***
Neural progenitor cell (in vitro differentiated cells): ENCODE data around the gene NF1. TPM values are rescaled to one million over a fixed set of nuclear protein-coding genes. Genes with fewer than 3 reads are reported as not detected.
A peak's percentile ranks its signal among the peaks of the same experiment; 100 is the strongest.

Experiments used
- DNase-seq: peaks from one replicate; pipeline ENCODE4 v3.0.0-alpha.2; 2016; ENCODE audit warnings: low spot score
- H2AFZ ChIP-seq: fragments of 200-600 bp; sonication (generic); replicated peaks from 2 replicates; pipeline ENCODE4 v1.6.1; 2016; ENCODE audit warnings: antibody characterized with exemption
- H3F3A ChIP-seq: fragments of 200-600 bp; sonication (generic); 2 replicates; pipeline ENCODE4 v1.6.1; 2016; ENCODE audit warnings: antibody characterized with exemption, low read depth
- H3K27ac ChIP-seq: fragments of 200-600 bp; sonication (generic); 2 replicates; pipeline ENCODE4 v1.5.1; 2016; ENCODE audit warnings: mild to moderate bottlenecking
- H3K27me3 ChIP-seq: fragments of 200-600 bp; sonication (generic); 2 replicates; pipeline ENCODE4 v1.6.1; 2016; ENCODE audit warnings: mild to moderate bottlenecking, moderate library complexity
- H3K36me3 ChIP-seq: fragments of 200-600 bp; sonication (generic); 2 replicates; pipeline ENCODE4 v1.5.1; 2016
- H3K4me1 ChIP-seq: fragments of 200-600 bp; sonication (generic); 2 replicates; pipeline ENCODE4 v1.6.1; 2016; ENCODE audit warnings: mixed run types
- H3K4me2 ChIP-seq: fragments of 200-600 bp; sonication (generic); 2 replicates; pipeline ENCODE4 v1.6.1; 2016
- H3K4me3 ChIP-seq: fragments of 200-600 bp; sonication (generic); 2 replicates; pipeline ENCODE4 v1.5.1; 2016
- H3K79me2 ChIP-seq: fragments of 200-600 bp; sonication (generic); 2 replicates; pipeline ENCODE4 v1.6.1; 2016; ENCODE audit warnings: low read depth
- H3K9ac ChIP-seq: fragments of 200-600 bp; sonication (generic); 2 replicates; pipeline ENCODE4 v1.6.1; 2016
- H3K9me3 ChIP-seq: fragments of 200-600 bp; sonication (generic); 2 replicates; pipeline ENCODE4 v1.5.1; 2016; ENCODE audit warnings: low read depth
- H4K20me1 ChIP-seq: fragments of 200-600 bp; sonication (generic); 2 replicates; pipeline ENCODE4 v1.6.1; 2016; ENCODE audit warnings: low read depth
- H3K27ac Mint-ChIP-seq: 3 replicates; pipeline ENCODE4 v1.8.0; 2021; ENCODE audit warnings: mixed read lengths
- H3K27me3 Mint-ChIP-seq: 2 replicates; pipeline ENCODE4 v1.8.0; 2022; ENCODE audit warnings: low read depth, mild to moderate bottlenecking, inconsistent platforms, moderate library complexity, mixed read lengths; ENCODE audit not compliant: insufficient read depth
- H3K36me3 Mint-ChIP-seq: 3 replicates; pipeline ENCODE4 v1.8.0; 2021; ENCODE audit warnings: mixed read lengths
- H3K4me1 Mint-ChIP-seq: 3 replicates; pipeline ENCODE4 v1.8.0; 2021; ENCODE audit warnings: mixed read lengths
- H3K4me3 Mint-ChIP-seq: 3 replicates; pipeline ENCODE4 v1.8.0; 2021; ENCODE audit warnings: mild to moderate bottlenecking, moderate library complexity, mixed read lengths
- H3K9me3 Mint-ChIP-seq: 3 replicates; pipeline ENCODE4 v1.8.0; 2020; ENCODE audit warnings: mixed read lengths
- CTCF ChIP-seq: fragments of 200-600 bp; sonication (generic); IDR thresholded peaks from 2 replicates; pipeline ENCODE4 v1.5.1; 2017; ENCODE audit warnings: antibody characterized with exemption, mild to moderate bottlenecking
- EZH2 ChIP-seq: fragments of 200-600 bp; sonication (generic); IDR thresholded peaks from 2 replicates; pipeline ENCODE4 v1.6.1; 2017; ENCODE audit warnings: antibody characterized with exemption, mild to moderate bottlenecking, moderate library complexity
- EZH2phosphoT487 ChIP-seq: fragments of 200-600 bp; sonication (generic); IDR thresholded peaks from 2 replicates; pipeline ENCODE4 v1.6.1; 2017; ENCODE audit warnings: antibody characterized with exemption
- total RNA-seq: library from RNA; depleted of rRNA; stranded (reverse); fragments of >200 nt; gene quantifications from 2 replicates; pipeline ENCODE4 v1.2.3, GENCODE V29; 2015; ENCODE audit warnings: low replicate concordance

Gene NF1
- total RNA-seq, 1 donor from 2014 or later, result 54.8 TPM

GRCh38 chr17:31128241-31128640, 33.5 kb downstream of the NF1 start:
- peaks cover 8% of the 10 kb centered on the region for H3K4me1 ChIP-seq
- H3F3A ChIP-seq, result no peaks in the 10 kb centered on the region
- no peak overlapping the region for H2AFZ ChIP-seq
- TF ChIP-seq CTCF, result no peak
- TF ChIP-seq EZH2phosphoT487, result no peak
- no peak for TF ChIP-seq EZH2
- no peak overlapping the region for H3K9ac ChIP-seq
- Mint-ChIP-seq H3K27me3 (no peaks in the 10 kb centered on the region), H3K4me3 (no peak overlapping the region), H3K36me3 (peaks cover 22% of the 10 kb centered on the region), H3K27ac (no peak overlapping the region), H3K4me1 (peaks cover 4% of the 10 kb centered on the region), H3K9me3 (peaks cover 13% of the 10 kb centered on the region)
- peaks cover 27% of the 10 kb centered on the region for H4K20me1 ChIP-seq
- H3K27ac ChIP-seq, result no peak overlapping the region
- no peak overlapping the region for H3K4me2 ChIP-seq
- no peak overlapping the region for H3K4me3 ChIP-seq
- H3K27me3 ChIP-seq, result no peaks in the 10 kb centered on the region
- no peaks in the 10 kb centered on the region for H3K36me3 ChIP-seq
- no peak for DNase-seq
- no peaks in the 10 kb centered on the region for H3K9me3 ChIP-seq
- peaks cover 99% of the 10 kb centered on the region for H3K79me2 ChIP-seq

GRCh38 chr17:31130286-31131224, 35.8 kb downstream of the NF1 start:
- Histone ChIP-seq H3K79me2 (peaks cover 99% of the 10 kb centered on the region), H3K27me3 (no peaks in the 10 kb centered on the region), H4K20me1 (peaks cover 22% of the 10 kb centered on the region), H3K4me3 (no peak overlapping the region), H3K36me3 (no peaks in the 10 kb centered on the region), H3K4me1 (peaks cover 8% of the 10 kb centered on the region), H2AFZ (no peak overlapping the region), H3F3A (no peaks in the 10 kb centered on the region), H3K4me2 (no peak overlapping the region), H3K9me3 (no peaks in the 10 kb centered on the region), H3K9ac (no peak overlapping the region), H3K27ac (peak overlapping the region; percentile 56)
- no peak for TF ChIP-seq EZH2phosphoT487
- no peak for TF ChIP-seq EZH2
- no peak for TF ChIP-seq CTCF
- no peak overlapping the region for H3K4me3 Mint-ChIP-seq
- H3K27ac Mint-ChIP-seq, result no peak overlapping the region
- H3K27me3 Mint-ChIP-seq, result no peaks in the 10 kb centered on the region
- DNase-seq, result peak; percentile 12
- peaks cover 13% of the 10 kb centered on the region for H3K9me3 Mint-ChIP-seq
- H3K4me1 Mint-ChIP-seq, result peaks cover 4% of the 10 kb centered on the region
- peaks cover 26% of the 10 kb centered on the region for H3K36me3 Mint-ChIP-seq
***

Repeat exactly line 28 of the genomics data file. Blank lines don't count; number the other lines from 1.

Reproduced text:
- total RNA-seq, 1 donor from 2014 or later, result 54.8 TPM